If the document is a draft, it’s also possible to get peoples’ input and edit it on the fly.
It adds a touch of authenticity to the meeting. You are showing the actual document. It makes sharing the information easier and more credible since what your audience sees during the presentation is what they get.
If you’re presenting numbers, such as an ROI or a set of cost estimates or accounts, you could just show your audience the spreadsheet with the calculations on it.
The advantage of this is, once again, you can discuss with the customer how accurate your estimations are and then make adjustments on the fly. This involves the customer in the creative process which will build trust.
Some salespeople have been known to deliberately make estimated costs that might be saved, such as salaries, lower than they really are. They then let their customers correct their figures, and so the final ROI figure goes up, and it looks like the customer discovered this for themselves.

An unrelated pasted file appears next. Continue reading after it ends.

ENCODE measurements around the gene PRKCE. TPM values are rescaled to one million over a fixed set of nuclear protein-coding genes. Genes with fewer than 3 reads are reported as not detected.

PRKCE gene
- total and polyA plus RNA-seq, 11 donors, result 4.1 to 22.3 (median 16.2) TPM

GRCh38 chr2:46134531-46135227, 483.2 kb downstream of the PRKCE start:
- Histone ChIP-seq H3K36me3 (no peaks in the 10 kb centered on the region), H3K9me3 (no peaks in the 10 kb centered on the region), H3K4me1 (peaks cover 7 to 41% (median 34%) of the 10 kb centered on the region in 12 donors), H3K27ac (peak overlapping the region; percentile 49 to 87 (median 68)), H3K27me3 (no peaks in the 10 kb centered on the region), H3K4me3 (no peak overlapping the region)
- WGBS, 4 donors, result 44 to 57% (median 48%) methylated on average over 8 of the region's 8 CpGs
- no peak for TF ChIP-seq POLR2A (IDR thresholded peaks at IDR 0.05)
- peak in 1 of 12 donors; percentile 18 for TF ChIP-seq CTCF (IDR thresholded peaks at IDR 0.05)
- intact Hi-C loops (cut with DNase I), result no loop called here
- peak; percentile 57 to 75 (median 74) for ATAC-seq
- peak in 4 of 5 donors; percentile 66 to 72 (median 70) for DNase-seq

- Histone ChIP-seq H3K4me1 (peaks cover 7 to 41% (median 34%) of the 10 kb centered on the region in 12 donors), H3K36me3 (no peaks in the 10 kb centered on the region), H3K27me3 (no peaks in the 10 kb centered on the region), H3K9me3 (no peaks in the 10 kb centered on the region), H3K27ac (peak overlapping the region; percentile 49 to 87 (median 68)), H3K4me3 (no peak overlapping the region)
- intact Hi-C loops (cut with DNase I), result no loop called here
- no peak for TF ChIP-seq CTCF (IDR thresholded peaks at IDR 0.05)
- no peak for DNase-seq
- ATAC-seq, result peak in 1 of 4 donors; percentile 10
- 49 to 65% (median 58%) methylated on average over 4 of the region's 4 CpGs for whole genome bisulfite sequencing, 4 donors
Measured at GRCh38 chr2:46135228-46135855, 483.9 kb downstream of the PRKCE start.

Make a video
You may expect your audience to passively consume your message, or to ask questions later.
Why not just make a video, share it electronically, and give your audience a deadline by which they must submit questions?
Video editing software is readily available and not too difficult to learn. You can use it to mix media of different formats including audio, written text, and moving images.
Once the video is complete, it’s not too difficult to share it electronically.
Do you need a presentation at all?
If you are planning to read what is on the PowerPoint to your audience and then follow up with a question-and-answer session, why not just send them the text to read before the meeting?
This will give your audience more time to “digest” the information and they can prepare questions independently without worrying about the social aspect of asking questions in front of the group.
Let’s get in touch!
Are you planning a presentation? Would you like to brainstorm alternative delivery methods? Let’s talk and see what we can put together!
Here are some more articles on the topic of presentations: